Rob Light On Bobby Brooks

Tomorrow is the 25th Anniversary of a tragic day. On that day, 25 years ago…a helicopter went down traveling from Alpine Valley to Chicago, post a legendary show that featured Eric Clapton, Stevie Ray Vaughan, Buddy Guy, Jimmie Vaughan and Robert Cray. Stevie Ray Vaughan was on that helicopter, and therefore will be a big topic of conversation, radio tributes and the like.

There were three others on that helicopter, bodyguard Nigel Brown, tour manager Colin Smythe and legendary agent Bobby Brooks. My heart goes out to the loved ones of Nigel, Colin and Stevie. But I wanted August 27th to be more than an reminder of a sad day; for me it is really about Bobby.

There are few legacies in the music business…even the greatest of the great become footnotes as the generations pass…most label execs today don’t really know who Walter Yetnikoff, Mo Ostin, or Joe Smith were or what they accomplished, great managers like Dee Anthony, Peter Grant, David Krebs and Steve Leber are rarely discussed, groundbreaking promoters like Bill Graham, Cecil Corbett, Jack Boyle and Jules Belkin are not mentioned; and even Frank Barsalona, who invented the profession that is the modern day agent goes unknown to this generation. (Forgive me for all the names I could have and should have included).

Bobby was 34 when he died. By most measures, he was just starting in the business. Yet his memorial was so big it was held at the Universal Amphitheatre with over 3000 in attendance. How does such a young man have that much impact on an industry?

Bobby was special in a totally unique way…and I would be heartbroken if this anniversary passed without some acknowledgment and insight into this wonderful soul.

He grew up in New Jersey, found music in the late sixties, and went to St. John’s in the early seventies. He was the college concert chairman, and all he ever wanted to do was book bands. I met him at a college convention in 1976, was amazed at how quickly he made friends, how much he knew about the business and the music, and how badly he wanted to be a part of it. His passion was both inspiring and overwhelming. He LOVED music, especially live music…and he would go anywhere and everywhere to see it, and nothing would keep him from working in an industry that was his calling.

Out of college in 1977, Bobby went to the mailroom at ICM. He got out of the mailroom in a matter of weeks, and was made an agent in less than a year. In 1987, he was the fifth agent to join CAA’s music department…and was a critical component to CAA music’s early explosive growth.

You might be thinking, so what.

But Bobby was one of a kind. When you first met him, you thought, “Who is this nerdy guy, with the big horn-rimmed glasses?” Yet, he had a unique ability to befriend everyone…not just artists, managers, and executives…but every assistant, every security guard, every roadie, every person in a box office…he knew and remembered all of them, embraced them, made them laugh, interacted with them…and in turn every one of them would bend over backwards to help him and support him. He loved music, and so could talk about songs, songwriters, producers, and when and where records were recorded. And the artists loved him for that! His clients included, Eric Clapton, Jackson Browne, Kenny Loggins, America and Crosby, Stills and Nash (and so many more). All selling out arenas, and amphitheatres, and all benefiting from Bobby’s vision, and embrace of their talents.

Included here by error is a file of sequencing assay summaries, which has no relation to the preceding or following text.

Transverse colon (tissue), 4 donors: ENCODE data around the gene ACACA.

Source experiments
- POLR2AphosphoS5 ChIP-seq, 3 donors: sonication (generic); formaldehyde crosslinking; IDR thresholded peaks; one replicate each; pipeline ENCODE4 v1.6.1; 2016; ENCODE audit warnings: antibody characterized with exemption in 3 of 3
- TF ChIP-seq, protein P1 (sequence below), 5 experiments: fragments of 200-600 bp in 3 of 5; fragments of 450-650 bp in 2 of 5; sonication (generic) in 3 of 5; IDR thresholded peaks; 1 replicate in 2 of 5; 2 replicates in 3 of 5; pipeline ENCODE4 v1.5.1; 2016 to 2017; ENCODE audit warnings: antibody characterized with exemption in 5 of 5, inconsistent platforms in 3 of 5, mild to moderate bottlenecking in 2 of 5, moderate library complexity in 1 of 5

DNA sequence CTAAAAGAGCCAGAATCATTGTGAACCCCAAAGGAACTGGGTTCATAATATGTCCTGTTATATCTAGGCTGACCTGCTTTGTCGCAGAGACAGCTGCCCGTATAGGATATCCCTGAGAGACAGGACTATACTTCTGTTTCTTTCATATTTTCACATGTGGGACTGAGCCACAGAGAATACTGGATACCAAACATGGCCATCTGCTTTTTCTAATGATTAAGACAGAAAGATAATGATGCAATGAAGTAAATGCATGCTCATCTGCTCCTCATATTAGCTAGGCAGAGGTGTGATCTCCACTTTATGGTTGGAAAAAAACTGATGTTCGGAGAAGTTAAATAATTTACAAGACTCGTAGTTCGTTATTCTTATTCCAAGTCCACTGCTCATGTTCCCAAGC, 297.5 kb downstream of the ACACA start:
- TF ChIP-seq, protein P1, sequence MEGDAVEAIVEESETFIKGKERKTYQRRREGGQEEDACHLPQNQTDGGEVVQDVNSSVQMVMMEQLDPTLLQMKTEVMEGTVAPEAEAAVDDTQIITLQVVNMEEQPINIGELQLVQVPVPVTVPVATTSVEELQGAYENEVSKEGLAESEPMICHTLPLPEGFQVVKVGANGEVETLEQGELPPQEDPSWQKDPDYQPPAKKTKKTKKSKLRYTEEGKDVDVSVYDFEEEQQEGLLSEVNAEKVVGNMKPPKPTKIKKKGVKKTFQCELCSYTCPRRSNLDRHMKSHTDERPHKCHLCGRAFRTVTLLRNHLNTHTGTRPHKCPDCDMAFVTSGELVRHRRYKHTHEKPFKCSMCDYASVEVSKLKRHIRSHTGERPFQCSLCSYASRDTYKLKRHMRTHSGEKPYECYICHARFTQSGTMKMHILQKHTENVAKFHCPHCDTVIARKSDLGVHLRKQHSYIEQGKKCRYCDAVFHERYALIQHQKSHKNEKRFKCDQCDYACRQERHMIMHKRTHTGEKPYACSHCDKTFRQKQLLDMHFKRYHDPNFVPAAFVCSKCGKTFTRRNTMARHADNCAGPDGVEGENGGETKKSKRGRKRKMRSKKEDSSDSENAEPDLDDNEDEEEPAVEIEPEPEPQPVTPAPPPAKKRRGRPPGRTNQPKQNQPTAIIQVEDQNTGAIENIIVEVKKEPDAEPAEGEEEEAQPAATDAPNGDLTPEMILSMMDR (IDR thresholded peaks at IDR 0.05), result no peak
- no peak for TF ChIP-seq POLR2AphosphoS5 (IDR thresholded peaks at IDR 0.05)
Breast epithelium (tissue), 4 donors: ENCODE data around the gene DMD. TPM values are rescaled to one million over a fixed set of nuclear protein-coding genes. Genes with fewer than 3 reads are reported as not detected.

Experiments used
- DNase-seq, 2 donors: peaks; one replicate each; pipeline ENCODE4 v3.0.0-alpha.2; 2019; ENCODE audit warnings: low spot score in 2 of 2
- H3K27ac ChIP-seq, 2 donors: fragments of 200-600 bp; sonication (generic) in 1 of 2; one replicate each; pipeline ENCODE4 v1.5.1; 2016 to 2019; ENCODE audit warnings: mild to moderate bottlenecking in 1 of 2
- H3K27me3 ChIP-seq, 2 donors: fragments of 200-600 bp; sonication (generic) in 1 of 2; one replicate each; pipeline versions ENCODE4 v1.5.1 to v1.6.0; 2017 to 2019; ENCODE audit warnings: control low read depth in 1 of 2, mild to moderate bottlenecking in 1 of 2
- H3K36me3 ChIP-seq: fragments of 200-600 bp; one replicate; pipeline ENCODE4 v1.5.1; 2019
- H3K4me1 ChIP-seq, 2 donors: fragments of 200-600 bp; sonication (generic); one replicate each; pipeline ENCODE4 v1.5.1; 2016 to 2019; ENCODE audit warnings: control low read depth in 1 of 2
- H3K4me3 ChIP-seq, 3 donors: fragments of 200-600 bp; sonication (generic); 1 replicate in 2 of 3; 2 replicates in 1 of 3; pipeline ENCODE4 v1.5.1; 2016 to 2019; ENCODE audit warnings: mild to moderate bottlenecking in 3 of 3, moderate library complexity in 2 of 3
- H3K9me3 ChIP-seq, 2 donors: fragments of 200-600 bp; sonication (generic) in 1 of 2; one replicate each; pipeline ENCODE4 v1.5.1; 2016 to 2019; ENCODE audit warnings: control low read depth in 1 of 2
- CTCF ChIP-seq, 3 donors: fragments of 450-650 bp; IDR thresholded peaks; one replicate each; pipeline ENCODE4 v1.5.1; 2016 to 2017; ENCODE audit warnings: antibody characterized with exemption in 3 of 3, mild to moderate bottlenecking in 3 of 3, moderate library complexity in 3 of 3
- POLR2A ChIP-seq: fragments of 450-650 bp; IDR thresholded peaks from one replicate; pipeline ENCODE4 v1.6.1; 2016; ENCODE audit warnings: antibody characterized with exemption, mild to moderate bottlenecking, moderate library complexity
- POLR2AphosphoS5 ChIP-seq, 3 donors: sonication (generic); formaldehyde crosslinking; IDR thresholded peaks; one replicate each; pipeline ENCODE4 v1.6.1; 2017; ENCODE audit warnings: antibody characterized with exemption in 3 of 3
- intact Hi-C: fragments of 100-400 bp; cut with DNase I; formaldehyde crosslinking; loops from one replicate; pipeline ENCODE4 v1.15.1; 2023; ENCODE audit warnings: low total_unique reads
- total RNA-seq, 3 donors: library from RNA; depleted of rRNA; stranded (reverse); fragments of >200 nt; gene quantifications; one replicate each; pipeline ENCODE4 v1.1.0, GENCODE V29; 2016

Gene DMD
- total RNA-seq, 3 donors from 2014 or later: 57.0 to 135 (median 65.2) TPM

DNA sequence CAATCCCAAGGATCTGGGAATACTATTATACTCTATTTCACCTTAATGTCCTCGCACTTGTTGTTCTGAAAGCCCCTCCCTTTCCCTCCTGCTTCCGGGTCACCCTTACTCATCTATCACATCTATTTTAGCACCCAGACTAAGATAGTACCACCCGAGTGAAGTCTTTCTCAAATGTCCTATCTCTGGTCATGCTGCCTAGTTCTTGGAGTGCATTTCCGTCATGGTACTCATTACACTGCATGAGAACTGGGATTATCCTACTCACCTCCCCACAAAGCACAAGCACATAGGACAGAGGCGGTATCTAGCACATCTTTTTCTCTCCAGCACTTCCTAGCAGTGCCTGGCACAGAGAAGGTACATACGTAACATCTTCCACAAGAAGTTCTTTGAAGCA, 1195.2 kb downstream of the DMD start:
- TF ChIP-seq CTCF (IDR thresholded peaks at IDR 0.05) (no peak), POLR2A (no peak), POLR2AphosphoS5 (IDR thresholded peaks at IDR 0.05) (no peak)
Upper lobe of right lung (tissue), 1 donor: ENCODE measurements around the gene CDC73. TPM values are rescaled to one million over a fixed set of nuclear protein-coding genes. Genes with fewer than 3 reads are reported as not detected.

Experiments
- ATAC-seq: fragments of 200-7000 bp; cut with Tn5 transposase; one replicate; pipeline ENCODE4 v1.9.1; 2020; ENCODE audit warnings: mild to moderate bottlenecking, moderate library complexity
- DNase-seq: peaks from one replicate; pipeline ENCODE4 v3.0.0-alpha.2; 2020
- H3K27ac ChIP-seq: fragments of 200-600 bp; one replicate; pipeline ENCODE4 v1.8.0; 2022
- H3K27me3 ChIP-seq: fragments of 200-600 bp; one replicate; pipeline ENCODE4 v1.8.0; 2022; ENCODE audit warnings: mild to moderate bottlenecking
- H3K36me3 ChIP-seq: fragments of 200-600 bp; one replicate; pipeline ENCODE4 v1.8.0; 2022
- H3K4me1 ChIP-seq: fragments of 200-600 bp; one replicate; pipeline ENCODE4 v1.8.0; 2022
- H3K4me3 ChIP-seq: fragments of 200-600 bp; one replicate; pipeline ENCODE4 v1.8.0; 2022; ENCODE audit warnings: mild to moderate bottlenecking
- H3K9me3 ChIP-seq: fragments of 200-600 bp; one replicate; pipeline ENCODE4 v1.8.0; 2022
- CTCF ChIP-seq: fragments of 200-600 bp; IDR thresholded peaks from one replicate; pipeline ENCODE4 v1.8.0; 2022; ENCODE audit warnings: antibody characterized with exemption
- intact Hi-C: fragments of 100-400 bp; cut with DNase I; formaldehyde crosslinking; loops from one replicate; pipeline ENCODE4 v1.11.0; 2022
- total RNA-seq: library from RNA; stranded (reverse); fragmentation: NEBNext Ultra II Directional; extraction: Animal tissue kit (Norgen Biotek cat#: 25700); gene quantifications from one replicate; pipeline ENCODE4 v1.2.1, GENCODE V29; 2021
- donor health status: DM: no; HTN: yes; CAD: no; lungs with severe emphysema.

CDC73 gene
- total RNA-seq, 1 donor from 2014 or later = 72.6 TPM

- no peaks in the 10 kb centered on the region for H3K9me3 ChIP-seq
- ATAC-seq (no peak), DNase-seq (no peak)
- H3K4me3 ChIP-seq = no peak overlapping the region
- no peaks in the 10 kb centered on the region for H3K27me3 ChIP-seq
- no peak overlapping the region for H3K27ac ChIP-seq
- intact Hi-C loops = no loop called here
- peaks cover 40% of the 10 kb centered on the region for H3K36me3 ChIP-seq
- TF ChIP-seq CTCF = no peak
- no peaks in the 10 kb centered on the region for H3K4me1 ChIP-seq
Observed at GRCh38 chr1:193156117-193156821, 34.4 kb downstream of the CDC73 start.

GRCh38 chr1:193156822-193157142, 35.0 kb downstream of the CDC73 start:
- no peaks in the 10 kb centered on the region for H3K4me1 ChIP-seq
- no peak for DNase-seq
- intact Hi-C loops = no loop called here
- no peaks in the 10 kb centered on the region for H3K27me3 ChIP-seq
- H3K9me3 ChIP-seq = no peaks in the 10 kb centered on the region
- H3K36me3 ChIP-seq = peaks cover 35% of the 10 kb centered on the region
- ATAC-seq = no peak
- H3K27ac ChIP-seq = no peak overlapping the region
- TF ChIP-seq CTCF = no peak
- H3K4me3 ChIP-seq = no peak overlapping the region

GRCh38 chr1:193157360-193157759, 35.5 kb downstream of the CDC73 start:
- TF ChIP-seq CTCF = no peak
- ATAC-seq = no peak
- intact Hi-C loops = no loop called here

He had a passion for the artist and the art, and knew how to express it in the most sincere way. He was never selling you; because he was always so enthusiastic that you felt like you were being let in on something great.

Bobby had a wickedly, devilish sense of humor, that would allow him to disarm any situation, unwinding the most complicated problem, while making you blush and laugh out loud. At the same time, he was kind and giving and always, always a loyal friend.

He brought a sense of joy, childish innocence and awe to his job…as he stood backstage at a show, he would comment on how he could not believe he was there, and that he would pay to have the job. Were he alive today, he would be running a major agency, have a client list that would be the envy of all, would be making everyone laugh (CEOs, young executives and parking attendants alike), and he would be at every concert, every festival, and every awards show in a bit of awe that he was in this business. Because despite the embrace and success, he was never quite sure he belonged.

The memorial at Universal was a who’s who of the music industry as well as countless people whom no one would recognize- because Bobby touched them all. Graham Nash and Jackson Browne sang, and tributes from the heart poured out from numerous speakers. It was one of the saddest days I will ever know, and yet it was a celebration of a man who touched so many lives with simple acts of kindness, recognition, follow-up, love and friendship. And therein lies what is so special and unique about Bobby, HE CARED!

There are so many great and funny stories to tell, I will leave it to others to share theirs.

I don’t expect the newer generations to care much about the person (though I wish they would, history is so important). But, it is my hope it that my dear friend, Bobby Brooks, will remind people that reveling in what you do, embracing all those around you, and loving the art and the artist, can make for a very special life. A life we honor today, 25 years after it was taken too soon.

I miss you my friend!

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